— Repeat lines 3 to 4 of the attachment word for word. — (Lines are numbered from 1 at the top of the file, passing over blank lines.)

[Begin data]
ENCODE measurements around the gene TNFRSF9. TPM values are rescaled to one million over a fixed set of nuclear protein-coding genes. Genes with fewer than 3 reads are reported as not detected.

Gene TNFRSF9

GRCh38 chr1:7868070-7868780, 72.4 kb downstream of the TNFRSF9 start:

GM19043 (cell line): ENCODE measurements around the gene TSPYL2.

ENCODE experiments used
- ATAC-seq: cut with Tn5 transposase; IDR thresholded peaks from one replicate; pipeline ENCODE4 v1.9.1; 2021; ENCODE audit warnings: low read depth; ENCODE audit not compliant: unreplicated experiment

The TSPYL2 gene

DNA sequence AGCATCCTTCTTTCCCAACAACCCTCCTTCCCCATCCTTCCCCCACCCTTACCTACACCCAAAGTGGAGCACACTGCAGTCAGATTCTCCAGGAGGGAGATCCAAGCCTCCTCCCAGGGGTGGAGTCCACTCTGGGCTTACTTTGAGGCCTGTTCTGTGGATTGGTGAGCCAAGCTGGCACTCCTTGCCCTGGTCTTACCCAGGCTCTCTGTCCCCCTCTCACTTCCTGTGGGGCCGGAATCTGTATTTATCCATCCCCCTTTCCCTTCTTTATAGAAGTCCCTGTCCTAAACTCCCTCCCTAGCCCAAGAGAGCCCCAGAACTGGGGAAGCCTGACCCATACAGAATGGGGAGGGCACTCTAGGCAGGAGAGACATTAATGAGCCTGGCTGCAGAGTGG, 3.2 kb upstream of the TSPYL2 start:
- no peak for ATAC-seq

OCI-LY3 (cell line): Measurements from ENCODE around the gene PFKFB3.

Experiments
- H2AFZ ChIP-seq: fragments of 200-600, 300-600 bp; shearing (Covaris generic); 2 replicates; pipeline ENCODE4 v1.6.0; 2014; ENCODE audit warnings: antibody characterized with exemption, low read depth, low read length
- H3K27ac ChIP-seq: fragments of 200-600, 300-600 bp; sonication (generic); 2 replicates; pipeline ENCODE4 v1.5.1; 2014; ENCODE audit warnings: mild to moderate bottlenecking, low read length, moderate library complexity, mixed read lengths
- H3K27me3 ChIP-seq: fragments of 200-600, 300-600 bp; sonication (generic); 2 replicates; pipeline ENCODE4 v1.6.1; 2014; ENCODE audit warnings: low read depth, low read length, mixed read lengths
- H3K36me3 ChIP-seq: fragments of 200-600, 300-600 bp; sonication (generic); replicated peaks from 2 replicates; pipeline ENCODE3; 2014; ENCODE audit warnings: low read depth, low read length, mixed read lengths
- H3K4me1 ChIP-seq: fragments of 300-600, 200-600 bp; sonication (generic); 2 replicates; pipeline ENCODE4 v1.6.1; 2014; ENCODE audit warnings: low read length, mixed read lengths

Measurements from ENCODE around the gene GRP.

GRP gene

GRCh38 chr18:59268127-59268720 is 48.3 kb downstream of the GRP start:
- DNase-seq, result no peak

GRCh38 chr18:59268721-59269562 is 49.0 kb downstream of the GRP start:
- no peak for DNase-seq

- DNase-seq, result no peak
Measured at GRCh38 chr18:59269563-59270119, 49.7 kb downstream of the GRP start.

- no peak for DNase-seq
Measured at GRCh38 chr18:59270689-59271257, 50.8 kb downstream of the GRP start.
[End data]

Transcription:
GRCh38 chr1:7868070-7868780, 72.4 kb downstream of the TNFRSF9 start:

GM19043 (cell line): ENCODE measurements around the gene TSPYL2.